Emperor Constantine dies 337

walwyn Sat, 05/02/2020 - 23:07
Saturday, May 22, 0337

On the 22nd of May 337CE the Emperor Constantine the Great died at Nicomedia, Bithynia. He was succeeded by Constantine II. Constantine is considered to have been the first Christian Emperor, though he lived his life as a pagan, was only baptised shortly before he died,1 and is thought to have had only a tenuous and ambiguous concept of Christianity as a religion.2 3

In 330CE Constantine moved the seat of Imperial government from Rome to a medium sized Greek town on the Bosphorus called Byzantium which was renamed Constantinople and redesigned. Christians later claimed that the new city was Christian from the start, however Pagan statues were imported from across the empire, including a column and statue of Apollo from Delphi.4

In 313CE the co-emperors Constantine and Licinius issued the Edict of Milan which halted the persecution of Christianity that had occured Diocletian. Christianity was given the same rights as other cults. The existing copies of the Edict are those issued by Licinius in June 313CE.5

With salutory and most upright reasoning, we resolve on adopting this policy, namely that we should consider that no one whatsoever should be denied freedom to devote himself either to a cult of the Christians or to such religion as he deems best suited for himself, so that the highest divinity, to whose worship we pay allegience with free minds, may grant us in all things his wonted favour and benevolence.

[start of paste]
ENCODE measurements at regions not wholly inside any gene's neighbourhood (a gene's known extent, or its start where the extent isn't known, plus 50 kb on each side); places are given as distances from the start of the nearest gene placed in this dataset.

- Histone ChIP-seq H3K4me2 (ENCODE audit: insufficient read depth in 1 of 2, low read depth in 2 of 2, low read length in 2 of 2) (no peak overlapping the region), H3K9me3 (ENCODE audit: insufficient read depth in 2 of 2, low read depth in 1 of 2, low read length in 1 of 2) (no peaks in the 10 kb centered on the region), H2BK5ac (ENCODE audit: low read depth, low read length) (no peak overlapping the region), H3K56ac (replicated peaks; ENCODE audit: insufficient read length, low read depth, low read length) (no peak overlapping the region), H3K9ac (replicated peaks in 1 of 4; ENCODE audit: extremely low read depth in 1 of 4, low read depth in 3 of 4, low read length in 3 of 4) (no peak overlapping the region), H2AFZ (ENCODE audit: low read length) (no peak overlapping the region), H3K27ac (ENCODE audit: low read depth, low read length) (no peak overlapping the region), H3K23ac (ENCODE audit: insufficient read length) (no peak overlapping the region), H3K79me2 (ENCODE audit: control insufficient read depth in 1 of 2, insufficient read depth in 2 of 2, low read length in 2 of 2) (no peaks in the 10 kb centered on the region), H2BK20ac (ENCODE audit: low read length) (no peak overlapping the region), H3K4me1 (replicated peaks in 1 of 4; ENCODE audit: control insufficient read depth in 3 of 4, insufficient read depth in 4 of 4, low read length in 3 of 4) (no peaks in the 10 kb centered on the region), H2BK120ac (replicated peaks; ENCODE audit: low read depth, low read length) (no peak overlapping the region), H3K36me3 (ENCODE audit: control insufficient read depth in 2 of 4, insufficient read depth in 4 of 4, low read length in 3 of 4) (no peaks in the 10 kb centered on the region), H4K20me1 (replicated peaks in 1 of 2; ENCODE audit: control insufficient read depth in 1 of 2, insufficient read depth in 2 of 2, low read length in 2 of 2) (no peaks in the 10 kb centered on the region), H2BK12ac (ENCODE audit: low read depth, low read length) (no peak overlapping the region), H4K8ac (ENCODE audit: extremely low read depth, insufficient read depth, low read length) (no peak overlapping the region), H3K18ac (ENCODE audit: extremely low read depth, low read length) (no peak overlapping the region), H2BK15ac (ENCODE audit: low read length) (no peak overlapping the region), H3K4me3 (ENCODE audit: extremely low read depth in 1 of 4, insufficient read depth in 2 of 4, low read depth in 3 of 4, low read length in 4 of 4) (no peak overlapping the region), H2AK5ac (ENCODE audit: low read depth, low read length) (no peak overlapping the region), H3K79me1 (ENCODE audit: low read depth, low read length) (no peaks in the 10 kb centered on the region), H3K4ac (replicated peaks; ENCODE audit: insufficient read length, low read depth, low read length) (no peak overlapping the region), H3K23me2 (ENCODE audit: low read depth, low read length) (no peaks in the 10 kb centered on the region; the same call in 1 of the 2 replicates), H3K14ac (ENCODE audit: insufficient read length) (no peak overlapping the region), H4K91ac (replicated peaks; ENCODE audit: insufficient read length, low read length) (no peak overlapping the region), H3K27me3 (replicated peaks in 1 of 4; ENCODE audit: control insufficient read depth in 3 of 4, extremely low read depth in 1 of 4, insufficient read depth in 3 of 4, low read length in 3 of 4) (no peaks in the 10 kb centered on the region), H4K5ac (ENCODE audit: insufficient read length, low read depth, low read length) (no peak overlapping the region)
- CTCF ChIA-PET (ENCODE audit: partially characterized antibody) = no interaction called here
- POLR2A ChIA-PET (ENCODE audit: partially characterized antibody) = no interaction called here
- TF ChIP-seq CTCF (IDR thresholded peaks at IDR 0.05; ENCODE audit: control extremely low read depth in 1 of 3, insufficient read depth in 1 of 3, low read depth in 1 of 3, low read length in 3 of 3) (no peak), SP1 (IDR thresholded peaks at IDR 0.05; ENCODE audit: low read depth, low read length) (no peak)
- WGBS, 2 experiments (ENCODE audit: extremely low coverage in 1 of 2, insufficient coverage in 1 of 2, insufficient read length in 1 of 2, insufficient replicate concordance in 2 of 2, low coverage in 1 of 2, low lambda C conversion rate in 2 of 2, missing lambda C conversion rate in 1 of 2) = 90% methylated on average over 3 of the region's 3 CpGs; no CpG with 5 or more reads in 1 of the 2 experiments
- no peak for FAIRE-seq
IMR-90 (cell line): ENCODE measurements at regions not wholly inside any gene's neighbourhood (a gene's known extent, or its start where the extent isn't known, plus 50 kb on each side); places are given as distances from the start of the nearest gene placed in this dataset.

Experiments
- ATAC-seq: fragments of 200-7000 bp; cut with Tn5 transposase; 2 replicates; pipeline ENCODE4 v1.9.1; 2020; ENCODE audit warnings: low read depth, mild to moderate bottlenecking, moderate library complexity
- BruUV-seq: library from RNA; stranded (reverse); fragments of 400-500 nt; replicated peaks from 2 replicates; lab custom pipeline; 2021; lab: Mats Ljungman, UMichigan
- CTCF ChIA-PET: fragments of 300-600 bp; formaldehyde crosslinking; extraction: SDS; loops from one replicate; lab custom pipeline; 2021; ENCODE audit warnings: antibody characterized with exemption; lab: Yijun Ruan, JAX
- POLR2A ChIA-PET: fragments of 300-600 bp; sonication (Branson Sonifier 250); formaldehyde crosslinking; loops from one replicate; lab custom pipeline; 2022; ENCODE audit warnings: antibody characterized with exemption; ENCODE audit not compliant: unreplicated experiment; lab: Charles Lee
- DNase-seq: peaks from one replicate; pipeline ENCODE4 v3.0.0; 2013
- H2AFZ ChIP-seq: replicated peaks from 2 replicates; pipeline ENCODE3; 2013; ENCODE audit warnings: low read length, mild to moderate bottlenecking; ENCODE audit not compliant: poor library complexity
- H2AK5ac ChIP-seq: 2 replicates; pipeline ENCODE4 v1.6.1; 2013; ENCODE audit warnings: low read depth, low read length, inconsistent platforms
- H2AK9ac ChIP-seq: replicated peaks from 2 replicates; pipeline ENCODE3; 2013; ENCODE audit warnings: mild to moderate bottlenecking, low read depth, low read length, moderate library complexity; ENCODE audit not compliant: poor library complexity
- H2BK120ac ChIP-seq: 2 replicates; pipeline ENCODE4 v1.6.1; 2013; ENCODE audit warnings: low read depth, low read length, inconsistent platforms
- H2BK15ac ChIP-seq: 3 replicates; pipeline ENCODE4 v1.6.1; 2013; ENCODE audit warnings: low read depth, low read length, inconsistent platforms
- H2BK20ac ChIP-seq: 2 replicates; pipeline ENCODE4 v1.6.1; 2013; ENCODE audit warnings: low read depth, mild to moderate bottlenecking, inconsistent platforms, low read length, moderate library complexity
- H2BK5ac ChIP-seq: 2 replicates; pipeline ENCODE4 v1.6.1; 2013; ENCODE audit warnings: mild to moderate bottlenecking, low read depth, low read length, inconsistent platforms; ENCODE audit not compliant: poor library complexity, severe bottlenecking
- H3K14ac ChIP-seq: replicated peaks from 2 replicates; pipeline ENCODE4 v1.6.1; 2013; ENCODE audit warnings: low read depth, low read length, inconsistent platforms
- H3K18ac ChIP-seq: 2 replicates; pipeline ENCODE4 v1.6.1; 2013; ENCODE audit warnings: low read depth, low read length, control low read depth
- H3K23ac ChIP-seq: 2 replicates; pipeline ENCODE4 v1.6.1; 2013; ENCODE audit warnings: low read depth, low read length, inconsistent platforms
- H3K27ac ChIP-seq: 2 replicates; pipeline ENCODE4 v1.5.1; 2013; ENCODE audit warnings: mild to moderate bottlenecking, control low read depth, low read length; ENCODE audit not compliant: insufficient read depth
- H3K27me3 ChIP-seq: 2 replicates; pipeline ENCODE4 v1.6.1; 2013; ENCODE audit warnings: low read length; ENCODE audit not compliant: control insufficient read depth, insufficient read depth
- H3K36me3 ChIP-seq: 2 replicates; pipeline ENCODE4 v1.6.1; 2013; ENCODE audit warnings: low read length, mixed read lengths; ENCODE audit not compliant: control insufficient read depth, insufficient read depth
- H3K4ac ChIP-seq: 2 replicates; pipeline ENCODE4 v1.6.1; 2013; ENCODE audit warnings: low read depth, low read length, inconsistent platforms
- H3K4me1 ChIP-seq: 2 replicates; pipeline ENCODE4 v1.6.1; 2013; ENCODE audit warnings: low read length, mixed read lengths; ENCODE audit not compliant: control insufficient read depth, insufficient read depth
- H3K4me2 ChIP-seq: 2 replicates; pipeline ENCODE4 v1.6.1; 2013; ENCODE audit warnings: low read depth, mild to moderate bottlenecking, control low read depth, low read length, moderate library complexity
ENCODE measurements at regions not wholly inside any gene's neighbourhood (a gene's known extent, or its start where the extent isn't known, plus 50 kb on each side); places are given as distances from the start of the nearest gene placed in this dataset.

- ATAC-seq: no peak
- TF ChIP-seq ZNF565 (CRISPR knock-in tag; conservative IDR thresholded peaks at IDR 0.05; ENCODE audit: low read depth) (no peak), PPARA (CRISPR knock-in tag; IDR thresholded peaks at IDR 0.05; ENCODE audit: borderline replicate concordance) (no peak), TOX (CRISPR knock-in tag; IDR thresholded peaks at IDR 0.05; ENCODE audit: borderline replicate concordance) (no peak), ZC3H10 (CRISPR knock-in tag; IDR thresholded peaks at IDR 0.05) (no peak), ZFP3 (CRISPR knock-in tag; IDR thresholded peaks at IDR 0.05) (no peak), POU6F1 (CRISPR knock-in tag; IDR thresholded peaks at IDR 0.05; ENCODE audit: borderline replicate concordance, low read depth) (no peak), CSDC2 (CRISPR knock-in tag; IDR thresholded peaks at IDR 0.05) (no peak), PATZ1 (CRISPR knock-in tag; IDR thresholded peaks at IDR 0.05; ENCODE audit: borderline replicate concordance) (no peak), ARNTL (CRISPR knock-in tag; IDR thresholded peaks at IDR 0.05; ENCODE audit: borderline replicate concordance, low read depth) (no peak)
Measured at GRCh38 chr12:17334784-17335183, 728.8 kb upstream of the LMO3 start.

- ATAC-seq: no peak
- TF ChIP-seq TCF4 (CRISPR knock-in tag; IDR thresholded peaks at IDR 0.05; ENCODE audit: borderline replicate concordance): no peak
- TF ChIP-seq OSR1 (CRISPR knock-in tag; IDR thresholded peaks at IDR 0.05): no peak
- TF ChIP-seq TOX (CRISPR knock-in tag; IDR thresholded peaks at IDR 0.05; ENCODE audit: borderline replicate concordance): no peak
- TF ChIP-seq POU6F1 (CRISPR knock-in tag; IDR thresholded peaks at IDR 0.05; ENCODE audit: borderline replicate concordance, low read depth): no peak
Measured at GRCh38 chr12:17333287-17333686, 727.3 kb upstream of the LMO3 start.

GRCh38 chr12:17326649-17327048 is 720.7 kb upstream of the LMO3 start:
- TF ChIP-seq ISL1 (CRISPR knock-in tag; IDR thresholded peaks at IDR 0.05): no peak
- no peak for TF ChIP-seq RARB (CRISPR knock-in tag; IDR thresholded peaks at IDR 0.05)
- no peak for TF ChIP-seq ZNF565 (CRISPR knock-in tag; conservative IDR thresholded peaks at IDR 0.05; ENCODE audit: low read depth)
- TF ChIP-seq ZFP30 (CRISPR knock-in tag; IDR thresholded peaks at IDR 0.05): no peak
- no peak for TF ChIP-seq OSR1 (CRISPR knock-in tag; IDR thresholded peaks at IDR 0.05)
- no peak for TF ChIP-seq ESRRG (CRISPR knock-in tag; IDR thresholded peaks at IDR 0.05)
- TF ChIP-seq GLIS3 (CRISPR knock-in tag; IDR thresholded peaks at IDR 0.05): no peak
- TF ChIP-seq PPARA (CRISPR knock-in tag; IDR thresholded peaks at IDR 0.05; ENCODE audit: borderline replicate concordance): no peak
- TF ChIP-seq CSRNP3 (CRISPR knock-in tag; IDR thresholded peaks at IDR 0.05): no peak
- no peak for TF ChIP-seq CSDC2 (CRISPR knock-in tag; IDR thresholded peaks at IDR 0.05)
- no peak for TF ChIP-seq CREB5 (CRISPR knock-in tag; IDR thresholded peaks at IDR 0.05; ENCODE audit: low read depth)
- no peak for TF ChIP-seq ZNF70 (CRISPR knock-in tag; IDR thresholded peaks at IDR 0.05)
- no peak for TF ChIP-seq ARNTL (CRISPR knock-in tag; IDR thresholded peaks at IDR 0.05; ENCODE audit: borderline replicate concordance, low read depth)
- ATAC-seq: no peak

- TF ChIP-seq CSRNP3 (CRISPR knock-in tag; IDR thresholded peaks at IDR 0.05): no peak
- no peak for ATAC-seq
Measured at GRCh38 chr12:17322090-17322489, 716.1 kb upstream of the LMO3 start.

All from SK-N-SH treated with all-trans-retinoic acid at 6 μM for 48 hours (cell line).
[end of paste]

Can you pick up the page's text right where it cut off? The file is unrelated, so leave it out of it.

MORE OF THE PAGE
Constantine also exempted Christian clergy from holding civic office and from taxation. This caused problems within the Christian communities which were riven with various squabbles. In Africa some bishops argued that the bishop of Carthage was not elligible for exemption as he had been consecrated by a bishop who'd compromised with paganism during Diocletian's persecutions.This group became known as Donatists, after a rival bishop of Cathage was elected. In 314CE the dispute was passed to two councils of bishops in Rome and Arles neither of which supported the Donatist position.6 7 However the dispute raged on and in 315CE Constantine withdrew patronage from them.8 The result was that most of the African Christian groups were isolated from other western Christian groups that would later form the Roman Catholic Church.9